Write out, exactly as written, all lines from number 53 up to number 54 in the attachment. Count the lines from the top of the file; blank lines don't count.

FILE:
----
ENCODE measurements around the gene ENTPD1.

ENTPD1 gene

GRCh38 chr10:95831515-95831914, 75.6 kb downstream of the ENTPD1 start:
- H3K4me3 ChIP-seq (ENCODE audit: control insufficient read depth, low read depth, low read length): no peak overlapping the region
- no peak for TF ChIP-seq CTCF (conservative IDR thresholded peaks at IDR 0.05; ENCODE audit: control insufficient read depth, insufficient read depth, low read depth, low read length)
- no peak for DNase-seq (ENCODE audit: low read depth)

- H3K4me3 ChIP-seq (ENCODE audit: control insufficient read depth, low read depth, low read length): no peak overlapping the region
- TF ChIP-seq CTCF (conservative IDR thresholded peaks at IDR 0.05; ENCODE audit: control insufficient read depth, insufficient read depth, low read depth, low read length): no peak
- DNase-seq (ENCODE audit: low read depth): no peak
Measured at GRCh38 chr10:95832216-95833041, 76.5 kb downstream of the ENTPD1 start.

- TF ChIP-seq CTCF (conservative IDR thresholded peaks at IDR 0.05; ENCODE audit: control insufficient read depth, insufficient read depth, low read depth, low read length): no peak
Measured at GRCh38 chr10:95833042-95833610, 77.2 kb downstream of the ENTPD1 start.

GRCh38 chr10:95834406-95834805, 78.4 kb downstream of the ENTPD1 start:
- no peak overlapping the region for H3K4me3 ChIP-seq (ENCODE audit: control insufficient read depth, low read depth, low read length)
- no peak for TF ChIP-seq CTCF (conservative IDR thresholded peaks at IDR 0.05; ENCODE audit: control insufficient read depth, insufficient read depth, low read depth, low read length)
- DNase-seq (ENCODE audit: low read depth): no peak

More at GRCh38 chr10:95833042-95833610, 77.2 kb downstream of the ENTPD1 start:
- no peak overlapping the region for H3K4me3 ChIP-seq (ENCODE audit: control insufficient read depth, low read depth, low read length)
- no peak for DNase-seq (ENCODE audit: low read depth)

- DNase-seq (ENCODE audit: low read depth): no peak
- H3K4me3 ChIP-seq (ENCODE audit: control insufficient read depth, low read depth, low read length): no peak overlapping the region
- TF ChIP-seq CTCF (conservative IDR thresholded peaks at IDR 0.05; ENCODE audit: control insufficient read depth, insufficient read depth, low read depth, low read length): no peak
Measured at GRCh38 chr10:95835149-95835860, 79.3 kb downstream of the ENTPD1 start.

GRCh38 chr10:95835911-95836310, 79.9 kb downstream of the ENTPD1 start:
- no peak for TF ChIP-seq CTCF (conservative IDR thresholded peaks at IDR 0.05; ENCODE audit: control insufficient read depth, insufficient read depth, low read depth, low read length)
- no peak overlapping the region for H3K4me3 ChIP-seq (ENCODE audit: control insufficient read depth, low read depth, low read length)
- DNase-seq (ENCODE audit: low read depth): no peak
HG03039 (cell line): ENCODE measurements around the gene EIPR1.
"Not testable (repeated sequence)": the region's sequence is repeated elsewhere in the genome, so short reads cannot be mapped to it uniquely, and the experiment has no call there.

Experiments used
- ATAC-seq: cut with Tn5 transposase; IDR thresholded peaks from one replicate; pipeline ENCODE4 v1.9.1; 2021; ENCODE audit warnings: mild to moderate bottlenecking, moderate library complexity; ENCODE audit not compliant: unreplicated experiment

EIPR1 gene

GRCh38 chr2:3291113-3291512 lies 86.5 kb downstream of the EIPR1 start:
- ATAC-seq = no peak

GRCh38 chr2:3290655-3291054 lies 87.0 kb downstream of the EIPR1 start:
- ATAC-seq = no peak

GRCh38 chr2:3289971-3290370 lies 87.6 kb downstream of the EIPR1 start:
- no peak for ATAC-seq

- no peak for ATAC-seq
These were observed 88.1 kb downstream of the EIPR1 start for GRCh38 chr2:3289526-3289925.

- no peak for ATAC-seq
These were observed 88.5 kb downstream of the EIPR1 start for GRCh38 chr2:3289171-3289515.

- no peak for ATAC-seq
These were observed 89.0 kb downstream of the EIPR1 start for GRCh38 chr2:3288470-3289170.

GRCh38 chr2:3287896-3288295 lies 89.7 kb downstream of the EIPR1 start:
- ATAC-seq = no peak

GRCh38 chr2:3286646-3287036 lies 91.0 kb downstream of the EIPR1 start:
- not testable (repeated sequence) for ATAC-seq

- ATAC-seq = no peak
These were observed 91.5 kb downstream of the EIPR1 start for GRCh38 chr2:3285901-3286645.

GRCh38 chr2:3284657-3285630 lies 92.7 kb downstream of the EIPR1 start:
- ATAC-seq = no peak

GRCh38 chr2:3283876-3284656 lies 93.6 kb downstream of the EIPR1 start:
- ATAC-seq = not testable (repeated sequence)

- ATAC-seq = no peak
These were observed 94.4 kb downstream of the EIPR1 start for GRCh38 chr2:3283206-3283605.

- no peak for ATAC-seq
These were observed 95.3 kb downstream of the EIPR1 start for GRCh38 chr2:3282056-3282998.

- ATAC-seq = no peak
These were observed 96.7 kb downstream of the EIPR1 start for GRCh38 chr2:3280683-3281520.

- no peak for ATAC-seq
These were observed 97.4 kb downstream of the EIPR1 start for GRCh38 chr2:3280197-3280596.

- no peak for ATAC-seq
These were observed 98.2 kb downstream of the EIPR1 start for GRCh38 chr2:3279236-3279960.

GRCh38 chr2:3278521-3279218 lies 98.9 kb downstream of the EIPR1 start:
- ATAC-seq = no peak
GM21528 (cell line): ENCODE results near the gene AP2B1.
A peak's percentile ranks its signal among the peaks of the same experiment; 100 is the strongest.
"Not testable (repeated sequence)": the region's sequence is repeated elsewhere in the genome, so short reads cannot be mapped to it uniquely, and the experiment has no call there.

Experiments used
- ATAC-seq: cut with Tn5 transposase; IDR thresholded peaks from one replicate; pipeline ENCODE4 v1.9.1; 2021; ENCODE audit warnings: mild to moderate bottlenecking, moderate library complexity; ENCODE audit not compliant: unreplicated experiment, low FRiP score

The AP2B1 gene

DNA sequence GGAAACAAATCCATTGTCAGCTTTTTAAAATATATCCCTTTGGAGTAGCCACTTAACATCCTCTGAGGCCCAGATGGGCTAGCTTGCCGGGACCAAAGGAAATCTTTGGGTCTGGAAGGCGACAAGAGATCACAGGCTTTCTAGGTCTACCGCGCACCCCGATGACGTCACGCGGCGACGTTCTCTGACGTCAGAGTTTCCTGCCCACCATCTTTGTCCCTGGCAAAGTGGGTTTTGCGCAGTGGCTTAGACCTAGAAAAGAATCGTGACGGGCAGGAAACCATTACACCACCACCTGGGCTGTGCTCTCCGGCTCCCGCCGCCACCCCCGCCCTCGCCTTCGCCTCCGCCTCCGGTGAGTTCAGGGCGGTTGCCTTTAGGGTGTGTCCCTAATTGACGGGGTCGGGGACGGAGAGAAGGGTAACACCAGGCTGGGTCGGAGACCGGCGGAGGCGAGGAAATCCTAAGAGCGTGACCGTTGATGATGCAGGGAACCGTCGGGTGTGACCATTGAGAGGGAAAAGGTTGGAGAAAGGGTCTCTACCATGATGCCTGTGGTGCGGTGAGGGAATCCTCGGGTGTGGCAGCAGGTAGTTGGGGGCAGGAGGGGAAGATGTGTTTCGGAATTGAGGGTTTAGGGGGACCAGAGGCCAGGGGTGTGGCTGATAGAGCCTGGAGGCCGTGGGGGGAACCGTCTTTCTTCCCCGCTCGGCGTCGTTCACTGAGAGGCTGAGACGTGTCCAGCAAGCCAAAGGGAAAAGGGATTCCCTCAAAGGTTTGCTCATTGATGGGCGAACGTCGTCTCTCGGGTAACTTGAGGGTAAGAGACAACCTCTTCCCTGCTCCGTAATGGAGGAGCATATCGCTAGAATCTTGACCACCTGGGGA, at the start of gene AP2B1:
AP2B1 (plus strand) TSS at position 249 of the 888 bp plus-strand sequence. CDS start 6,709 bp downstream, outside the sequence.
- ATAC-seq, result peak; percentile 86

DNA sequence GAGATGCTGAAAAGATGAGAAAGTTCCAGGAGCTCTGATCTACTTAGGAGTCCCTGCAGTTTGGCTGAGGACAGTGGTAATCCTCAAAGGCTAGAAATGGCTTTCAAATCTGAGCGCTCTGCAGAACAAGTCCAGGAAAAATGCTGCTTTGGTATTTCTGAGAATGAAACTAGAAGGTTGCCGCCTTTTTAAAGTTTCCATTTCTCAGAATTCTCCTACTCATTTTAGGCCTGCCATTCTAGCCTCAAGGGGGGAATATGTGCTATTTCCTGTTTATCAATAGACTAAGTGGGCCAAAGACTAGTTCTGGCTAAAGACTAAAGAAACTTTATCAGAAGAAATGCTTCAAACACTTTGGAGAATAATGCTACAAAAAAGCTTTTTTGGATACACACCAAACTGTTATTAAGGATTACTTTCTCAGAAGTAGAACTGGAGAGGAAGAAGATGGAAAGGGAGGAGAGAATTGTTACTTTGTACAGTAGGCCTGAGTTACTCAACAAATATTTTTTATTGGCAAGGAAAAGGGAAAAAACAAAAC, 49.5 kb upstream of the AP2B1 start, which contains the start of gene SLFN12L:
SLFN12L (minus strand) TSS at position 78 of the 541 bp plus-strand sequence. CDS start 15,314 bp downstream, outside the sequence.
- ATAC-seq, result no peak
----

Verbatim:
GRCh38 chr2:3283876-3284656 lies 93.6 kb downstream of the EIPR1 start:
- ATAC-seq = not testable (repeated sequence)